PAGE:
Conditional probability mass function of number of Poisson random variable given their sum values

We have a discrete random variable $$N$$, and $$X_1, X_2, ... X_N$$ are i.i.d Poisson random variables with parameter $$\lambda$$. Denote $$Y = \sum_{i=1}^{N} X_i$$. What I want to know is:

1. If finding the conditional pmf $$Prob(N=n|Y=k)$$ feasible?
2. And if so how to find it.

I am well aware that $$Prob(Y=k|N=n)$$ is a Poisson r.v with parameter $$n\lambda$$

Any help or hints would be appreciated!

Edit 1: Additional information: we do not know $$Prob(N=n)$$.

• Can you use Bayes formula to write $\Pr(N=n\mid Y=k)$ in terms of $\Pr(Y=k\mid N=n)$, $\Pr(Y=k)$ and $\Pr(N=n)$? You already know (and have included in your question) the values of 2 of the probabilities mentioned in the previous sentence. What do you know about the third? Jan 27, 2022 at 19:56
• Hi @DilipSarwate, thank you for your comment. I tried that method but we do not know $Pr(N=n)$.
– T9h
Jan 27, 2022 at 20:30
• Since you don't know the marginal distribution of $N,$ what information are you hoping to use to find the answer?
– whuber
Jan 27, 2022 at 22:24
• @whuber I hope there will be ideas to derive the probability of the event $Prob(N=n \cap Y=k)$ by decomposition to other equivalent events since we do know $Prob(Y=k)$.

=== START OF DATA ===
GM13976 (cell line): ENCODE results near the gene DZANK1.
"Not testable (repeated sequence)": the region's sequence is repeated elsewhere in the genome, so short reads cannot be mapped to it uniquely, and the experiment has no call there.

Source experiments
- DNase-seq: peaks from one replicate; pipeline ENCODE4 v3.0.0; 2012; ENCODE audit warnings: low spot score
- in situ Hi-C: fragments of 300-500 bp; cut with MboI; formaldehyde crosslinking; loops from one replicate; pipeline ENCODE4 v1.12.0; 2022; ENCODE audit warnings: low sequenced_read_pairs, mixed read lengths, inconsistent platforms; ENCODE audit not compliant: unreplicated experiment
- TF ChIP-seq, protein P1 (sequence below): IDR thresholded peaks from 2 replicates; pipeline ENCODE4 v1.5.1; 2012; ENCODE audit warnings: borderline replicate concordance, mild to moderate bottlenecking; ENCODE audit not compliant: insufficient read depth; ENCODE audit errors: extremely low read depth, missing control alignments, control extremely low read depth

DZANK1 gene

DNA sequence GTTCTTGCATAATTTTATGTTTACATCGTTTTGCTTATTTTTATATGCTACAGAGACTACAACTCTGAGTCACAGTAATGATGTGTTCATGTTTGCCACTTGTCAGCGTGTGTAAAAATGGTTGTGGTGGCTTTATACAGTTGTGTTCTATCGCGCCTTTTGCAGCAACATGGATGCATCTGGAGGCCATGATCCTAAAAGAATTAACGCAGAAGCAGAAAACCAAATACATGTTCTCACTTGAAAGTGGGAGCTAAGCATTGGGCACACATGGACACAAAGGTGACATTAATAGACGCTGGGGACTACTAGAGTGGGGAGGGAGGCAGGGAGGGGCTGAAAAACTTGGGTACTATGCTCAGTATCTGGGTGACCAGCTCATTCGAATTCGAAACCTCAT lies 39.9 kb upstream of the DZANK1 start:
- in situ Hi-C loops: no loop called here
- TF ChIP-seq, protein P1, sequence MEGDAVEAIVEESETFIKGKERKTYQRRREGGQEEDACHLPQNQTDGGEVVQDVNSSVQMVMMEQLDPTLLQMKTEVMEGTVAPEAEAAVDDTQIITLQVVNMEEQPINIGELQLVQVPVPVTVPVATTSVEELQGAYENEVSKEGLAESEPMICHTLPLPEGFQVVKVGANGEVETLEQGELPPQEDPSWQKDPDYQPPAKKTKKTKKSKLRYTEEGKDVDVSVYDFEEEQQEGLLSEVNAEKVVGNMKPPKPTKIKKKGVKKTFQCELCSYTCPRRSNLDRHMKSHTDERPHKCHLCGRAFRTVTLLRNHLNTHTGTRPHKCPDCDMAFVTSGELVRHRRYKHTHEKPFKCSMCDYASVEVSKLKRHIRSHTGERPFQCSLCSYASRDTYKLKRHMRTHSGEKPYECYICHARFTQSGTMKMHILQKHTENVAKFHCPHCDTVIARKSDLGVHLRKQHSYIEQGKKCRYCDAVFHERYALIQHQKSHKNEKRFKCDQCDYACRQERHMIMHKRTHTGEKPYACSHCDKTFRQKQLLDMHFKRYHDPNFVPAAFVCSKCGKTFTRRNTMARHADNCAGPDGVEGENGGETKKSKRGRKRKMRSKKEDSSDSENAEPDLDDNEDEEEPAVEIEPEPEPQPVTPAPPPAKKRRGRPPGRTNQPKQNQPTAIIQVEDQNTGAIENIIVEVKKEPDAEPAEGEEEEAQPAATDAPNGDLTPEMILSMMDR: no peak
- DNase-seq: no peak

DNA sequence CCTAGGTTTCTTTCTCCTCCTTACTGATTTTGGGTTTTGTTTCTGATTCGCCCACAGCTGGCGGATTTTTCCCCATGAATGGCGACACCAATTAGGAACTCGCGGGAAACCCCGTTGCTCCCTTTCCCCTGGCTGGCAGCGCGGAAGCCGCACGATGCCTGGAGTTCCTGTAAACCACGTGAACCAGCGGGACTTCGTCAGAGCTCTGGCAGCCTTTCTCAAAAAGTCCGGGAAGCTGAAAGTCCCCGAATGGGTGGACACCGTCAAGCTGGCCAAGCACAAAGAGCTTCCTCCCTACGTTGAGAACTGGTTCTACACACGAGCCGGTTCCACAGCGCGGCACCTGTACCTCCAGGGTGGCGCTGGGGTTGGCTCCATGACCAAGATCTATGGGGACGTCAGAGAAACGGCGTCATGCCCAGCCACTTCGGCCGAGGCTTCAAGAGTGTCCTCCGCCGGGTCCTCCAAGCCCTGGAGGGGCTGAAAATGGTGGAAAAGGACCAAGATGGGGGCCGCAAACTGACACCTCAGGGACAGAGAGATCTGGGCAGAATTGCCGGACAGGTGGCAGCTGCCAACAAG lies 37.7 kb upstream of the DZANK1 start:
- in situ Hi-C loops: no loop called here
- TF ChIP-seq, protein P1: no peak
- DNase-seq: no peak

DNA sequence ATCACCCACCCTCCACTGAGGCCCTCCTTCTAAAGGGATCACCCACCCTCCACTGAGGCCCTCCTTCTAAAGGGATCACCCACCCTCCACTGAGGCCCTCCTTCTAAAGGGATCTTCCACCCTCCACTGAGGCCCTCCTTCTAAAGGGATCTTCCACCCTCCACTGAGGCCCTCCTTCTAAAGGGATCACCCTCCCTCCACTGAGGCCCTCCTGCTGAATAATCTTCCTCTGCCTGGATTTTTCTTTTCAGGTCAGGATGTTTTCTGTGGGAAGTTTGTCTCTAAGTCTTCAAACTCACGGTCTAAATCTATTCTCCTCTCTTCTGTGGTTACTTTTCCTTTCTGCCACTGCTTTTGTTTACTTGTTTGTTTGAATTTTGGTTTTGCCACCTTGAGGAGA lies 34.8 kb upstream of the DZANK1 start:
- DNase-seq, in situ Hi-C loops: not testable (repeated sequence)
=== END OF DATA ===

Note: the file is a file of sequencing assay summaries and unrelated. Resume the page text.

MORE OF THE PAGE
– T9h
Jan 27, 2022 at 22:34
• Any such solution would be tantamount to knowing the full distribution of $N.$
– whuber
Jan 27, 2022 at 22:40

This is essentially a problem of Bayesian inference --- if you have a prior distribution for $$N$$ then you can find its posterior given an observation $$Y=y$$. To do this, first note that:
$$Y|N \sim \text{Pois}(N \lambda).$$
To obtain the posterior of interest, take a prior mass function $$\pi_N$$ and you then have:
\begin{align} \mathbb{P}(N=n|Y=y) &= \frac{p(N=n,Y=y)}{\sum_n p(N=n,Y=y)} \\[6pt] &= \frac{\text{Pois}(y|n \lambda) \cdot \pi_N(n)}{\sum_{n=0}^\infty \text{Pois}(y|n \lambda) \cdot \pi_N(n)} \\[6pt] &= \frac{n^y \cdot e^{-n \lambda} \cdot \pi_N(n)}{\sum_{n=0}^\infty n^y \cdot e^{-n \lambda} \cdot \pi_N(n)}. \\[6pt] \end{align}